Endless Beers: Hitachino Nest Espresso Stout

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ABV: 7.5%

In my travels around the world of beer, I took out the bottle with the owl on top. Turns out my next stop was in Japan: Hatachino Nest. In the hours before bed, I’ve been craving more stouts and darker beers than IPAs and lighter beers. Must be the cold, dark (particularly without power) weather we’ve been having in Philly. Anyway, I digress…on to the Japanese espresso stout. This beer is a sipper, but in a good way.

With the name “Espresso Stout,” it better live up to its name and provide a rich espresso flavor. I’ve grown skeptical of many of these kinds of stouts, because I’ve found more chocolate or vanilla flavors than coffee. If you are looking for a stout that has a bold coffee flavor—this is it. The taste throughout the entire drink is remniscent of coffee beans followed by dark chocolate.

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Endless Beers: Innis and Gunn Original

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We had our engagement party last weekend and were showered with gifts from our family and friends. Included in these gifts was a basket of beers from around the world, thanks to my future sister-in-law. I placed the selection in the fridge and they are officially “on reserve.” Earlier this week, during out FIRST snow storm of the week (we are on our second today), I tapped into the reserve. First stop on my trip around the world: Scotland. I cracked open an Innis & Gunn Oak Barrel Aged Original.

Crafted in Edinburgh, Scotland, the Innis & Gunn Original is what “started it all” for the brewery…and by accident. A whiskey distillery near the brewery was looking to infuse their barrels with a malty beer flavor. Innis & Gunn whipped something up and sent it to the distillery. After fermenting in the oak barrels, the distillery dumped it out for the Scotch goodness. However, later, Innis & Gunn received another call from the distillery—this time asking about the kick-ass beer left in the barrels. Thus we have Innis & Gunn Original.

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Sons of Liberty: Single Malt of the North

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Craft Whiskey. I’ve never heard of it until a box containing two bottles of Sons of Liberty whiskey arrived at my door. I’ve enjoyed the occasional bourbon, a scotch here or there, but I’ve never tried this kind of whiskey. Most people think of whiskey as the stuff they mix with Coke while clubbing. Others consider it the burning liquid that they would live with during the college years “as long as it gets the job done.” Well time to wake up, people!  Read on, while I enjoy a glass myself.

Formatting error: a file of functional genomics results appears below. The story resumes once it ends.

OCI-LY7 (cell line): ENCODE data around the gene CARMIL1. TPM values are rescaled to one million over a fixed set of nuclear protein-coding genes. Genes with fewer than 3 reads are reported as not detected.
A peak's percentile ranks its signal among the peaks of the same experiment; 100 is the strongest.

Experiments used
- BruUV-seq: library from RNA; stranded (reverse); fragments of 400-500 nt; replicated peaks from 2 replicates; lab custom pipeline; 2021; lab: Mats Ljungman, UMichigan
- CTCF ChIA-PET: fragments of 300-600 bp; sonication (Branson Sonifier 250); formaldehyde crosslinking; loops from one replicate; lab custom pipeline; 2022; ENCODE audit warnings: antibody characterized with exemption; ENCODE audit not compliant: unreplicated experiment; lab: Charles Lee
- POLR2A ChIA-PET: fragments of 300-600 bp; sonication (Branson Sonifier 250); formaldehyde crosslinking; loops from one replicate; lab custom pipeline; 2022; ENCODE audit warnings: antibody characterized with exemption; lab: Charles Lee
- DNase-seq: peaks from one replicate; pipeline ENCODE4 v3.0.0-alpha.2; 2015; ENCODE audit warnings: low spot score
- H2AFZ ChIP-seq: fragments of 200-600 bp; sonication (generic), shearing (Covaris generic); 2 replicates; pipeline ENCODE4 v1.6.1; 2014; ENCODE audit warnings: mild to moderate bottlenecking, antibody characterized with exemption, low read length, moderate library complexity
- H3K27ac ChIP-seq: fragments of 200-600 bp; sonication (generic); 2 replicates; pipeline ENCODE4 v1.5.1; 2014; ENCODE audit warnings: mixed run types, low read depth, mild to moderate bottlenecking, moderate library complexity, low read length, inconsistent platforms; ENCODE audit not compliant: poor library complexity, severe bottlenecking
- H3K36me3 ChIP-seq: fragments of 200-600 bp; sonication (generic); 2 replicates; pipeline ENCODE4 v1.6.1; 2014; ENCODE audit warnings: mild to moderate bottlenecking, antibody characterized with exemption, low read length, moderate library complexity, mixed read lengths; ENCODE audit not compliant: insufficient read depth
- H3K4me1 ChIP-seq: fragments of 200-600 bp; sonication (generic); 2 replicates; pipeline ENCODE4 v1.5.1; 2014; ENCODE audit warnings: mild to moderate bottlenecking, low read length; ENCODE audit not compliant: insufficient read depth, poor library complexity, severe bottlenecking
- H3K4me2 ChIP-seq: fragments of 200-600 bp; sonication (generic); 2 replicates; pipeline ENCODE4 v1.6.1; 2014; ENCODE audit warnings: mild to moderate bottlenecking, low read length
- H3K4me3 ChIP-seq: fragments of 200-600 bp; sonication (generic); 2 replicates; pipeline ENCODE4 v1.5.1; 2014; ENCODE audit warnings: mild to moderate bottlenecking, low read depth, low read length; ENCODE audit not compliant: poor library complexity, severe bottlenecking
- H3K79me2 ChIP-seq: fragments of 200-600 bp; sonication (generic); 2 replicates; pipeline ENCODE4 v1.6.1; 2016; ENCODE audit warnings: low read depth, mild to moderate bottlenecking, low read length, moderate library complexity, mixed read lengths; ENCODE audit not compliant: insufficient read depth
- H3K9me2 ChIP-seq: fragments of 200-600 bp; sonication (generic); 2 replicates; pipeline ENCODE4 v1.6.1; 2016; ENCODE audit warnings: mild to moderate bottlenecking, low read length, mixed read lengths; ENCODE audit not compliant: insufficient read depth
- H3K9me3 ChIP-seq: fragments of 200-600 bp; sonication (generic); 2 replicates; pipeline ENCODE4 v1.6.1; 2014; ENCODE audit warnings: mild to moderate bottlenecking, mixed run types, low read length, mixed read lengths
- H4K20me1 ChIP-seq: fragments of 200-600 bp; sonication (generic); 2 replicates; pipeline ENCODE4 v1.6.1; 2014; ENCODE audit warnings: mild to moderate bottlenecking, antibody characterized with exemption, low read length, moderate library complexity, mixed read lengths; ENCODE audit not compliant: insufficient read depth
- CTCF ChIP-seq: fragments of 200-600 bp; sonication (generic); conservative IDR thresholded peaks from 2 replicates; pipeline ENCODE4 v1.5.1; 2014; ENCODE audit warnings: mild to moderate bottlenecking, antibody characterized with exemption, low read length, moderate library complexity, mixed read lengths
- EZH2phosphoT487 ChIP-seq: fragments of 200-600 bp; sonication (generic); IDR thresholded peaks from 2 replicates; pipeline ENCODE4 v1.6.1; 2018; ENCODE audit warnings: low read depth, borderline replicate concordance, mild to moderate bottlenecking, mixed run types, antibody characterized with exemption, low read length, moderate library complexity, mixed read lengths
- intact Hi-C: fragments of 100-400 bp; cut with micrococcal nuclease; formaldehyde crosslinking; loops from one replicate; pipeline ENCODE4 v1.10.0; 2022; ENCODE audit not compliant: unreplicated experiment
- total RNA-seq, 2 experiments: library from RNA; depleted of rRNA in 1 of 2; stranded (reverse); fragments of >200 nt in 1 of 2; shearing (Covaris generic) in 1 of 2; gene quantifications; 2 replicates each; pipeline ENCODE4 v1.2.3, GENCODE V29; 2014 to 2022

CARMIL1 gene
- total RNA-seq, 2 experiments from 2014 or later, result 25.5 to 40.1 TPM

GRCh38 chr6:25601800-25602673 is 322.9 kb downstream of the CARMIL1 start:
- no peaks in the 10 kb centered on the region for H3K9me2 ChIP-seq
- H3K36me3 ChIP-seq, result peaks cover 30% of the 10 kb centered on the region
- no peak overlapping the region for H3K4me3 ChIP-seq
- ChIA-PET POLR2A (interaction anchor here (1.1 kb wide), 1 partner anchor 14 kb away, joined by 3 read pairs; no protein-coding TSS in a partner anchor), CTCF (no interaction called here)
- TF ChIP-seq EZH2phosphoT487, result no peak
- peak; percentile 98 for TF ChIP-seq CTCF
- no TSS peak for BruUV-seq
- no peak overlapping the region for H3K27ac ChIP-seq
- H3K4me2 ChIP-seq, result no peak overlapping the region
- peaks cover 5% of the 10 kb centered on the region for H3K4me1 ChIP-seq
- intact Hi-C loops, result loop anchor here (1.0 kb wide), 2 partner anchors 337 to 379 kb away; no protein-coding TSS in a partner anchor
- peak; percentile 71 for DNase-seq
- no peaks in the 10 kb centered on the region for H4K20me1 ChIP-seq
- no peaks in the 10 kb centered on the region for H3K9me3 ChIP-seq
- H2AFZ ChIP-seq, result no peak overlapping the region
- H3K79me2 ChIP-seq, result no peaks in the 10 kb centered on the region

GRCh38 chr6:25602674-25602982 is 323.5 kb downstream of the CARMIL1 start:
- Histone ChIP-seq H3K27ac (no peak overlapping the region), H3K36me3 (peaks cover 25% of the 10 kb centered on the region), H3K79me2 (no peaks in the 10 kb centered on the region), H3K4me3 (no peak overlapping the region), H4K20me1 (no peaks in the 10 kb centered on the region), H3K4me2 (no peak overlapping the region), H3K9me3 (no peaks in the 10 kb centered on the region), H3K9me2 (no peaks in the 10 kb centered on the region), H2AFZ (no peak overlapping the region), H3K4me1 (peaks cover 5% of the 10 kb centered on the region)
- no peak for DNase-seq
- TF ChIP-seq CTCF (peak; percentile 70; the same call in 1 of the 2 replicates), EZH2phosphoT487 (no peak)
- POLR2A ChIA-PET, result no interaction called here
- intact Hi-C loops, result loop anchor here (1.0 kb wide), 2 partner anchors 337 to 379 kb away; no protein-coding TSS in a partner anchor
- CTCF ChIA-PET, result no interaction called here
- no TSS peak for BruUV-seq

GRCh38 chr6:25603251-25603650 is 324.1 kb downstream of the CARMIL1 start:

Sons of Liberty was founded by Mike Repucci after years of making wine as a family tradition and learning more about the spirit of whiskey abroad. Repucci started in finance and along the way, said “fuck it — I’m doing what I want to do.” The name came about during conversation with his friend about the American Dream. Sick of worrying about taxes, the man keeping you down, and the game we all play from 9-5, Repucci realized that Sons of Liberty encompassed a lot of that feeling. Wanting to “revolutionize whiskey,” he decided that Sons of Liberty not only captured his journey for the American Dream, but also the American tradition of whiskey. The whiskey is American—in a bold way that us northerners have grown to know and love.

Sons of Liberty crafts their whiskey using the malts yeasts used to craft your favorite beers. After all, as their website explains—“whiskey starts with beer.” For instance, their Uprising was created using the grains used to brew stout beers. Using chocolate malt, roasted malt and much more, the distillery created a recipe that brings out caramel, chocolate, roasted flavor in the whiskey.

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How Much Peanut Butter is TOO Much Peanut Butter?

When we heard there was a new book about all about peanut butter, we got so excited that two of our bloggers had to test it out. Here’s Emily and snebbu’s dueling thoughts on Peanut Butter Comfort.

Emily: I’ll openly admit it: I’m a peanut butter lover. And I mean loooooooverrrr. Love it in savory recipes, love it in sweet recipes. Spicy Thai-style peanut sauce? Yep, love. I’ll happily take a peanut butter dessert over a chocolate dessert any day. So when does it cross the line? How much is too much?

Peanut Butter Comfort

Averie Sunshine’s new cookbook, Peanut Butter Comfort, helped me dive into this question. Or, to give you the full title, Peanut Butter Comfort: Recipes for Breakfasts, Brownies, Cakes, Cookies, Candies, and Frozen Treats Featuring America’s Favorite Spread. Whew—I’d say that covers a lot of ground. Pretty much anything you could put peanut butter in, Sunshine found a way to do it.